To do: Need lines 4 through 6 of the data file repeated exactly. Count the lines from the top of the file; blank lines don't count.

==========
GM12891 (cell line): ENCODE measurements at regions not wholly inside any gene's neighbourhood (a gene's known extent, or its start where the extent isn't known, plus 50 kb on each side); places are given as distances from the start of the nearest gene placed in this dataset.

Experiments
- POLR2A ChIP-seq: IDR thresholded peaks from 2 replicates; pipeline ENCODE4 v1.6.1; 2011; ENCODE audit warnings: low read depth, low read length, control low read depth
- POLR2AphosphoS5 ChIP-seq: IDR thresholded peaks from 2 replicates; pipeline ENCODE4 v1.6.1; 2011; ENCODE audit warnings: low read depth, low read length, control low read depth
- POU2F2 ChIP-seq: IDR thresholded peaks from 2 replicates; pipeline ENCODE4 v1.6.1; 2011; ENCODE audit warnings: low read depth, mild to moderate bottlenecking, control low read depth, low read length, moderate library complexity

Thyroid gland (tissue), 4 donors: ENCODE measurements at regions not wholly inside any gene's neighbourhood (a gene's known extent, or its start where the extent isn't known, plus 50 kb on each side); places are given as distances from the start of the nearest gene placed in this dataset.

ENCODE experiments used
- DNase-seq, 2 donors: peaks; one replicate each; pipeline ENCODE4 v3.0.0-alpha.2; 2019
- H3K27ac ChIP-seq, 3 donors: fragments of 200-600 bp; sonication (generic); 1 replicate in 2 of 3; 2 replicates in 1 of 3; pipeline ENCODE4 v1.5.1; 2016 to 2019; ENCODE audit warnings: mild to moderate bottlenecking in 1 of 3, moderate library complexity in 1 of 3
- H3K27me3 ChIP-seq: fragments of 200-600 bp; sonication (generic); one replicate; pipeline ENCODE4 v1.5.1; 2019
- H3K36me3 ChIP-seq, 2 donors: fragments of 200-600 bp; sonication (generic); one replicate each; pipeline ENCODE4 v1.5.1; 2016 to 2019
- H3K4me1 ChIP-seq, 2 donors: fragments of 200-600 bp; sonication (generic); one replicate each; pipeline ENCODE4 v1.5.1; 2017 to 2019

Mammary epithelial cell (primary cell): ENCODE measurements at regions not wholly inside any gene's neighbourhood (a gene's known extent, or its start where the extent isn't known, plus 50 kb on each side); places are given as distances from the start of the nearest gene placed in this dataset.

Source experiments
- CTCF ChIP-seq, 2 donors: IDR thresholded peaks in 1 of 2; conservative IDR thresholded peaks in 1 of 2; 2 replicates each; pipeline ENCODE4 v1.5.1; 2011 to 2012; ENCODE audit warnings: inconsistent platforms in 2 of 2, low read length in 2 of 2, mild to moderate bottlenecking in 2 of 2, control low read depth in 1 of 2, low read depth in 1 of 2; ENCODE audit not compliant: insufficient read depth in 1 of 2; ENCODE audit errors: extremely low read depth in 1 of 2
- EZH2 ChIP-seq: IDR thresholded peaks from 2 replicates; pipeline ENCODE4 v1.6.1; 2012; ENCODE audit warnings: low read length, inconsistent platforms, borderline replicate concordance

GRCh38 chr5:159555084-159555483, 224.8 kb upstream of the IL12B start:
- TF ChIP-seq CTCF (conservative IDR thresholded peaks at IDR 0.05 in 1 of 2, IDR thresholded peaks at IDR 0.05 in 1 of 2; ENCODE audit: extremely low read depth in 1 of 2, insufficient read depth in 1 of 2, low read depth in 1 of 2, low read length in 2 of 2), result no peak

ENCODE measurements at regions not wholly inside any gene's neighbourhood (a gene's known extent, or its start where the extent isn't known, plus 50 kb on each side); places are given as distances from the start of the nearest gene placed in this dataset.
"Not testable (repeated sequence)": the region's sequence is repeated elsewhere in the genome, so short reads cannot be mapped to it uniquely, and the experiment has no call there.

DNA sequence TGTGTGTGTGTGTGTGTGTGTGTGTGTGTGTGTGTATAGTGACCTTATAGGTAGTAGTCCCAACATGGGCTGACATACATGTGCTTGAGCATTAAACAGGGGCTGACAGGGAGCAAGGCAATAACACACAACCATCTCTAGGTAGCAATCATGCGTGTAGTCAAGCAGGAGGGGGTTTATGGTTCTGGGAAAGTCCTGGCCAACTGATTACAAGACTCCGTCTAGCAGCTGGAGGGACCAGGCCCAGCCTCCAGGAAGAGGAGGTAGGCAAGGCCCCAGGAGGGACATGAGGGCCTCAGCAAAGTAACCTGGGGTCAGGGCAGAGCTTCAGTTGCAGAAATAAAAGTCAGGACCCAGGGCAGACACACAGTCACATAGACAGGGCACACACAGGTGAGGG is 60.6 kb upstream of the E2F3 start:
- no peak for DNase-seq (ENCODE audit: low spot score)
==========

- POLR2AphosphoS5 ChIP-seq: IDR thresholded peaks from 2 replicates; pipeline ENCODE4 v1.6.1; 2011; ENCODE audit warnings: low read depth, low read length, control low read depth
- POU2F2 ChIP-seq: IDR thresholded peaks from 2 replicates; pipeline ENCODE4 v1.6.1; 2011; ENCODE audit warnings: low read depth, mild to moderate bottlenecking, control low read depth, low read length, moderate library complexity

Thyroid gland (tissue), 4 donors: ENCODE measurements at regions not wholly inside any gene's neighbourhood (a gene's known extent, or its start where the extent isn't known, plus 50 kb on each side); places are given as distances from the start of the nearest gene placed in this dataset.